By Jana Rupnow, MA, LPC
Parents who want to keep donor conception a secret are usually trying to protect their child from emotional and relationship distress, but secrets are no guarantee of protection. In fact, the American Society for Reproductive Medicine (ASRM) states that for the long-term protection of your family, you should disclose donor conception to your child. Just as anonymity is hard to protect for a lifetime, genetic information is hard to keep secret for a lifetime. Your child may develop a health issue or disease that requires you to investigate their genetic background. Your child may want to take a DNA ancestry test out of curiosity, or your child may be contacted by a half-sibling through a national registry.
Secrets don’t protect.
Secrets are not the best way to protect your child from emotional distress because they often carry disturbing feelings of fear and shame that your child may sense and internalize. In 2022 The Journal of Psychosomatic Obstetrics and Gynecology found that most donor conceived people who found out about their conception from someone other than a parent had worse emotional well-being and family relations. Secrets create a strain and tension among family members. Research also shows that children who find out by accident or from someone else feel betrayed.
While attempting to contain a secret, the secret keeper may develop deceptive behaviors that damage trust and shut down communication. Mistrust and miscommunication cause relationships to break down over time. Carl Jung, a psychotherapist, believed that “the possession of secrets acts like a psychic poison that alienates their possessor from the community.” For parents, this feeling of social alienation often begins during infertility and may continue into family and social life.
Secrets aren’t really secret.
Even if you have kept the secret to yourself and never told another person, the information can grow burdensome over time, and children often sense there is a family secret. Children who are not told about their genetic differences may be confused by the fact that they do not look like one of their parents. They may assume that there is a hidden reason and wonder if there are shameful family secrets about their past. This uncertainty and mystery can be difficult for children. Developmental psychologists describe this sixth sense in children as the “unthought known.”
“I don’t think my family will understand.”
Some families keep donor conception a secret because they are afraid of disapproval from family members or friends, but not telling can cause other types of relationship strain. In their 2017 publication about disclosure, “Recommendations for Gamete and Embryo Donation: A Committee Opinion,” the ASRM states that secrets create strain and tension among family members. For example, if certain family members know the secret and others do not, their suspicions may develop, and conversations may become limited amongst family. In this case, parents may fear that a family member will tell their child before they do.
Secrets damage trust.
Omitting important information about your child’s identity could damage trust if your child finds out unexpectedly. Reports from the donor conceived community reveal that many children who find out the news in unexpected ways feel betrayed. Betrayal is a severe break in trust, and amends must be made to be able to repair a relationship with someone you betrayed. Children wonder why their parents did not tell them sooner and may assume negative reasons. In this case, keeping a secret would not protect your child from the negative feelings of being donor conceived but might likely add more negativity. I suggest families seek counseling to address feelings of betrayal, shock, or confusion if a child finds out in an unexpected way.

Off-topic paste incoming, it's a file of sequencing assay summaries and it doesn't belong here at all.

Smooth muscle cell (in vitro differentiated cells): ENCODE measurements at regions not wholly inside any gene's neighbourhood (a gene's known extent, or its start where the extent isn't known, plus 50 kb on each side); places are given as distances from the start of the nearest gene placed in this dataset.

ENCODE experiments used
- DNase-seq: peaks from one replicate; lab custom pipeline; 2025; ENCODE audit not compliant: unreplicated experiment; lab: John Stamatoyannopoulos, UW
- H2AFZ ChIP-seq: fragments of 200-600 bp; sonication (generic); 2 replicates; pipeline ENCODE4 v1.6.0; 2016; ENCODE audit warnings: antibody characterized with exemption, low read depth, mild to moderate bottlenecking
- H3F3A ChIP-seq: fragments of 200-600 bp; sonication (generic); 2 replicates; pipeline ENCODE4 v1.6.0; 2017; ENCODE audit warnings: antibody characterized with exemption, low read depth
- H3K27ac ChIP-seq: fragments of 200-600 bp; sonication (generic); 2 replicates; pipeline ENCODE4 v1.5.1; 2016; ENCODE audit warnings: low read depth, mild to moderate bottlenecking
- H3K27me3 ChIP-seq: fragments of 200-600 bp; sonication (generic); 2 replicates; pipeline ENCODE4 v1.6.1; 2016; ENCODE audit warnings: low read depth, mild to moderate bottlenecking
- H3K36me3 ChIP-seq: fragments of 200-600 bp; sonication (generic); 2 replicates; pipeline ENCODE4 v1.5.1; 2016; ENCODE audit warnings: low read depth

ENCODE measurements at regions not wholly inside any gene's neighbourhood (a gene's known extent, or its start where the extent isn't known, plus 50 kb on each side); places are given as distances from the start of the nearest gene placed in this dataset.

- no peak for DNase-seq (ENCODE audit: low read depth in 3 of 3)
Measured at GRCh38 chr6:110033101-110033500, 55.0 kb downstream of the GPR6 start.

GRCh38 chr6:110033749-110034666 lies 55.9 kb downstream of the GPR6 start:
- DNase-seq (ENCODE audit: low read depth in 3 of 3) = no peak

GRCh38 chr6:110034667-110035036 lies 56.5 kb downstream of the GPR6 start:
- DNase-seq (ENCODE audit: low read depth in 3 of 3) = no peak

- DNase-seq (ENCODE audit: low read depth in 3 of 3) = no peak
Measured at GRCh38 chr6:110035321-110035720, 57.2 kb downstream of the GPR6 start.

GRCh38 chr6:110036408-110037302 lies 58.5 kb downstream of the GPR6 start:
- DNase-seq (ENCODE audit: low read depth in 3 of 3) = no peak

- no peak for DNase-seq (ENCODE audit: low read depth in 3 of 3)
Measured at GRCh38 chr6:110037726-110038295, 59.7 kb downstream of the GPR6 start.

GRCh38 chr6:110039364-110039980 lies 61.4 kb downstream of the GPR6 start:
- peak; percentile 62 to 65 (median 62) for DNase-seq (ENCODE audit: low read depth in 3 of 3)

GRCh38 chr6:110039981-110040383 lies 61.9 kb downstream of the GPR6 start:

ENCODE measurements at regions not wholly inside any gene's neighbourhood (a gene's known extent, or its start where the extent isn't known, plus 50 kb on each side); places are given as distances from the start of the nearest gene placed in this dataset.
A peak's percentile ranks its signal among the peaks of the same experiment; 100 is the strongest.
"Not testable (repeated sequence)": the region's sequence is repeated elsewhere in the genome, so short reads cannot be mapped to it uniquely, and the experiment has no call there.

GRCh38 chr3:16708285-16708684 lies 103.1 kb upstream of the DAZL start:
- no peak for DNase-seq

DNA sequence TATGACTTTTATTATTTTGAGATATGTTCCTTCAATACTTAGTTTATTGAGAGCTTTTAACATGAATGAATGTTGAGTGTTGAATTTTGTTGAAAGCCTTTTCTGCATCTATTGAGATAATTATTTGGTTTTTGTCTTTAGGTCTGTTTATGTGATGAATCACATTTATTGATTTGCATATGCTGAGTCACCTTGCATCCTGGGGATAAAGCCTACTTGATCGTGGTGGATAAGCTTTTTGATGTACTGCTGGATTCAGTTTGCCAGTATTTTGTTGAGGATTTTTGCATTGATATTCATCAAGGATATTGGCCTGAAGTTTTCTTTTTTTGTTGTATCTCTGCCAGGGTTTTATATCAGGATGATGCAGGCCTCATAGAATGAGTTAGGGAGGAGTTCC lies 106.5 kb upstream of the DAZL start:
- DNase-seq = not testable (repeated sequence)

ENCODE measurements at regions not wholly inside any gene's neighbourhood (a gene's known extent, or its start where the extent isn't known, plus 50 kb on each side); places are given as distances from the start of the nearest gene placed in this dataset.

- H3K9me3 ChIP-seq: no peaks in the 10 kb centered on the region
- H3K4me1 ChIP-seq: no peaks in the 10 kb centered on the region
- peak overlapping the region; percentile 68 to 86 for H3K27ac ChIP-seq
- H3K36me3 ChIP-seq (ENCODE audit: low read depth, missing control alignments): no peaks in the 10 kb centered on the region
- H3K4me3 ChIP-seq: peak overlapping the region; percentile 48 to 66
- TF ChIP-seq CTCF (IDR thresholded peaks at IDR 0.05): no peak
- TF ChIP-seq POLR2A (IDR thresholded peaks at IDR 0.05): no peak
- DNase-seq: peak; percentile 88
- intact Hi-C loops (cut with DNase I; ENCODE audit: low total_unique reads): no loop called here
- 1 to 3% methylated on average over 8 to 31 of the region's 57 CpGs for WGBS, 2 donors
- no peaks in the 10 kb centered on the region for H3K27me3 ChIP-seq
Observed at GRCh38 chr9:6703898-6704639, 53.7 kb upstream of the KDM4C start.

Gaining confidence takes time.
Most intended parents realize that their child’s knowledge about the donor will not diminish the genuine relationship the parent shares with the child, and these parents feel more confident in having control of their family narrative. Parents who are struggling to discuss donor conception with their children should seek help from a counselor experienced with these issues.
About the author
Jana Rupnow, MA, LPC, is a renowned fertility counselor and author and serves as a mental health advisor to U.S. Donor Conceived Counsel. With over a decade of experience in the field of reproductive health, Jana has helped countless couples navigate the complexities of starting a family. She has a deep understanding of the emotional, physical, and psychological aspects of unique family building and is known for her compassionate and non-judgmental approach.
In addition to her counseling work, Jana has also written a groundbreaking book on donor conception, Three Makes Baby. The book, which is based on her extensive experience working with couples and individuals considering donor conception, provides valuable insights for parenting across the lifespan. Jana believes that a child-centered approach can pave the way for long-term emotional and psychological wellness in families. For consultation, counseling, training for professionals, or a speaking engagement, email [email protected] or learn more on www.JanaRupnow.com. Follow Jana Rupnow on Instagram, Facebook, and Twitter @janarupnowlpc.
Top Image by Omar Lopez via Unsplash